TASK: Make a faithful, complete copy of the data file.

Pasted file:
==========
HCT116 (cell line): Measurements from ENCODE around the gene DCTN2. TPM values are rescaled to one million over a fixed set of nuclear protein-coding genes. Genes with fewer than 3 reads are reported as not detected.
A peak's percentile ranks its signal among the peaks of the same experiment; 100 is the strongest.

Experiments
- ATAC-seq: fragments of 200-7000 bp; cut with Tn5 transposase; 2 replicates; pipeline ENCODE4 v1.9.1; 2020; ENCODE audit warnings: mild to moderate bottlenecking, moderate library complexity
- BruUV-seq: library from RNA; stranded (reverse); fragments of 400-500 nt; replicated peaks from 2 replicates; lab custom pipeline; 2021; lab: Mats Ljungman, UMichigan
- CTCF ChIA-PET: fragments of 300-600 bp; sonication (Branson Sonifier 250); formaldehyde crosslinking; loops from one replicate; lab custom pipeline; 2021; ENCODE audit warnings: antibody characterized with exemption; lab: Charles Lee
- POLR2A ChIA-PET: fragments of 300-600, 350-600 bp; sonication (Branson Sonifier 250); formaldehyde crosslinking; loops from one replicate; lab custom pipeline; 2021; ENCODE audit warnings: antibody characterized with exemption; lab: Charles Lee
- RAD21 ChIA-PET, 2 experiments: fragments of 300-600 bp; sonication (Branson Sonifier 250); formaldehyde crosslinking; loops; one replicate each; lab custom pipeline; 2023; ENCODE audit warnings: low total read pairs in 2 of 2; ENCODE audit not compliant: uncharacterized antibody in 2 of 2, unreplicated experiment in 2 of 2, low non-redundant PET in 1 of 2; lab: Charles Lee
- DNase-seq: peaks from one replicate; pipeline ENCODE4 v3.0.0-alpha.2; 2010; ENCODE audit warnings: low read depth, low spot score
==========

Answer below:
HCT116 (cell line): Measurements from ENCODE around the gene DCTN2. TPM values are rescaled to one million over a fixed set of nuclear protein-coding genes. Genes with fewer than 3 reads are reported as not detected.
A peak's percentile ranks its signal among the peaks of the same experiment; 100 is the strongest.

Experiments
- ATAC-seq: fragments of 200-7000 bp; cut with Tn5 transposase; 2 replicates; pipeline ENCODE4 v1.9.1; 2020; ENCODE audit warnings: mild to moderate bottlenecking, moderate library complexity
- BruUV-seq: library from RNA; stranded (reverse); fragments of 400-500 nt; replicated peaks from 2 replicates; lab custom pipeline; 2021; lab: Mats Ljungman, UMichigan
- CTCF ChIA-PET: fragments of 300-600 bp; sonication (Branson Sonifier 250); formaldehyde crosslinking; loops from one replicate; lab custom pipeline; 2021; ENCODE audit warnings: antibody characterized with exemption; lab: Charles Lee
- POLR2A ChIA-PET: fragments of 300-600, 350-600 bp; sonication (Branson Sonifier 250); formaldehyde crosslinking; loops from one replicate; lab custom pipeline; 2021; ENCODE audit warnings: antibody characterized with exemption; lab: Charles Lee
- RAD21 ChIA-PET, 2 experiments: fragments of 300-600 bp; sonication (Branson Sonifier 250); formaldehyde crosslinking; loops; one replicate each; lab custom pipeline; 2023; ENCODE audit warnings: low total read pairs in 2 of 2; ENCODE audit not compliant: uncharacterized antibody in 2 of 2, unreplicated experiment in 2 of 2, low non-redundant PET in 1 of 2; lab: Charles Lee
- DNase-seq: peaks from one replicate; pipeline ENCODE4 v3.0.0-alpha.2; 2010; ENCODE audit warnings: low read depth, low spot score